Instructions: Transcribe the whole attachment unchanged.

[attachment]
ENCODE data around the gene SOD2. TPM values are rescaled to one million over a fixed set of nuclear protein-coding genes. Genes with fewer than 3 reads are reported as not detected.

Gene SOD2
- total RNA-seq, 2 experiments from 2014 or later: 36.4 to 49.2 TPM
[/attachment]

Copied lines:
ENCODE data around the gene SOD2. TPM values are rescaled to one million over a fixed set of nuclear protein-coding genes. Genes with fewer than 3 reads are reported as not detected.

Gene SOD2
- total RNA-seq, 2 experiments from 2014 or later: 36.4 to 49.2 TPM